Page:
7 Facts & Bits of History That Keep Things Interesting in the Natural State
First, Arkansas is indeed “The Natural State” with six national and 50 state parks, 2.5 million acres of national forests, and 10 national or state scenic byways, plus 600,000 acres of lakes, more than 9,500 miles of streams and rivers, and America’s only active diamond mine.
Arkansas is the leading producer of rice in the United States, growing nearly 50% of the nation’s supply and contributing about $6 billion annually to the state’s economy.
The William J. Clinton Presidential Library & Museum is located in the state capital of Little Rock. Other famous native Arkansans include composer Scott Joplin, General Douglas McArthur, music legends Johnny Cash and Glen Campbell, author John Grisham, and baseball Hall-of-Famers Dizzy Dean, Brooks Robinson, and Lou Brock.
The Crystal Bridges Museum of American Art in Bentonville offers an impressive collection of famous works by artists like Norman Rockwell and derives its name from the glass-enclosed bridges over ponds on the site.
Hot Springs Village is America’s largest gated community at 26,000 total acres, roughly 40 square miles.
Arkansas was included in the Louisiana Purchase of 1803 and became a state in 1836. Its name derives from the French translation of the Quapaw Indian word “acansa,” which means “downstream place.”
The first woman ever elected to the United States Senate was from Arkansas— Hattie Caraway in 1932.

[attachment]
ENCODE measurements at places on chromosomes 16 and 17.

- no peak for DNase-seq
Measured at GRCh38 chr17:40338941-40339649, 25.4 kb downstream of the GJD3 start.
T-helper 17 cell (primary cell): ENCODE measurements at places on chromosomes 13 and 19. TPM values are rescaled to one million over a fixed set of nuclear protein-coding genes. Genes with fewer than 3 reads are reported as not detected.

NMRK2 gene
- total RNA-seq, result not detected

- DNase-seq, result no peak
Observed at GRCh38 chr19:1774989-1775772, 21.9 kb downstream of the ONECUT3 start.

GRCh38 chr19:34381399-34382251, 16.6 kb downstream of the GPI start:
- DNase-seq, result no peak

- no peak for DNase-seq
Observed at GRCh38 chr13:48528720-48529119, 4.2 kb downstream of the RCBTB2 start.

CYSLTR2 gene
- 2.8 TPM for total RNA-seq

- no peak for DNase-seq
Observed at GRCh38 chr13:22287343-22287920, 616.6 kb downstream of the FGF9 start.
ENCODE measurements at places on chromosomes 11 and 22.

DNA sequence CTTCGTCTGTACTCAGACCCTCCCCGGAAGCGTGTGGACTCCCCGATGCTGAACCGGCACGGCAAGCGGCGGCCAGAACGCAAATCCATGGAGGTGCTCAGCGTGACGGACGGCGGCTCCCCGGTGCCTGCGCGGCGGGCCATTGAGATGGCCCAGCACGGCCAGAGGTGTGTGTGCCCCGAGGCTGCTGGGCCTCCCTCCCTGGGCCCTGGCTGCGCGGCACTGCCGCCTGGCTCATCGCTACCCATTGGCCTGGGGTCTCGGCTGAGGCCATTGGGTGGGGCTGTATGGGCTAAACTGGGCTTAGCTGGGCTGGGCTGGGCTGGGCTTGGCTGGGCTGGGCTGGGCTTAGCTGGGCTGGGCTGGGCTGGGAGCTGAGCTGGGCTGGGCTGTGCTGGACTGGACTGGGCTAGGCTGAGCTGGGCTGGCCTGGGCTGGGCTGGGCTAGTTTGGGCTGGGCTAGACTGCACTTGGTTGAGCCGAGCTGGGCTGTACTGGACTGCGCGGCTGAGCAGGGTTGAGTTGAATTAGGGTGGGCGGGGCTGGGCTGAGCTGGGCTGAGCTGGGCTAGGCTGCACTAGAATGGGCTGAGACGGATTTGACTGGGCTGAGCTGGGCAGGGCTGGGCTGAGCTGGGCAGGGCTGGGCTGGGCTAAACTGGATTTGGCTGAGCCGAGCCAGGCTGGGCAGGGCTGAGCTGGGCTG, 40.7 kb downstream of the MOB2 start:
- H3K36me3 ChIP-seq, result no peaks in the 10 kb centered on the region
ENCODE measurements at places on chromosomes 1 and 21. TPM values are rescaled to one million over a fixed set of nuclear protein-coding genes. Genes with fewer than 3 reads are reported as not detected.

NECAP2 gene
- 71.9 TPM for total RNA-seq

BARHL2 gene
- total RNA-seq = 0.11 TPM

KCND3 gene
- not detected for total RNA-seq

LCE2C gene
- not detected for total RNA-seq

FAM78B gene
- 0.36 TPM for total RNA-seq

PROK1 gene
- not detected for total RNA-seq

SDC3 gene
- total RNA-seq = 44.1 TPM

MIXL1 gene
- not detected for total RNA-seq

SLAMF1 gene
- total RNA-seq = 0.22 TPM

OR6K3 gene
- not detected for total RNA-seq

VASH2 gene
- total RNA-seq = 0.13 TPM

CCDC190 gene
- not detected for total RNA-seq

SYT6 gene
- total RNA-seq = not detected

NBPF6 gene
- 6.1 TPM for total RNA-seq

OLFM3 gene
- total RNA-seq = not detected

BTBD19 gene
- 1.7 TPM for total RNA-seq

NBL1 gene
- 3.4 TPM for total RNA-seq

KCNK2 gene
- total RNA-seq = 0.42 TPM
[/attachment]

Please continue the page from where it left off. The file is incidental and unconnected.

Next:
Walmart, the retail super-chain with more than 11,000 stores in 27 countries, and Tyson Foods, the world’s largest chicken producer, were both founded and are still headquartered in Arkansas.
The state sales tax in Arkansas is 6.5%, but prescription drugs are exempt and grocery items are taxed at just 1.5%. The effective state property tax rate of 0.59% is the 9th lowest in the nation. Social Security, VA benefits, and military retirement income are not taxed. There are no state inheritance or estate taxes.
Native Americans discovered the 47 springs that flow from Hot Springs Mountain at a rate of one million gallons per day and an average temperature of 143 degrees F. In 1832, President Andrew Jackson designated the area as a “federal reservation,” effectively making it America’s first national park. From the 1880s through the 1930s, the wide-open town became a haven for gangsters like Al Capone and hosted spring training for baseball stars like Babe Ruth. Today, Hot Springs is a major tourist destination with attractions like the thermal baths, The Gangster Museum of America, Hot Springs Baseball Trail, and Oaklawn Racing & Gaming with the region’s premier horse track and casino.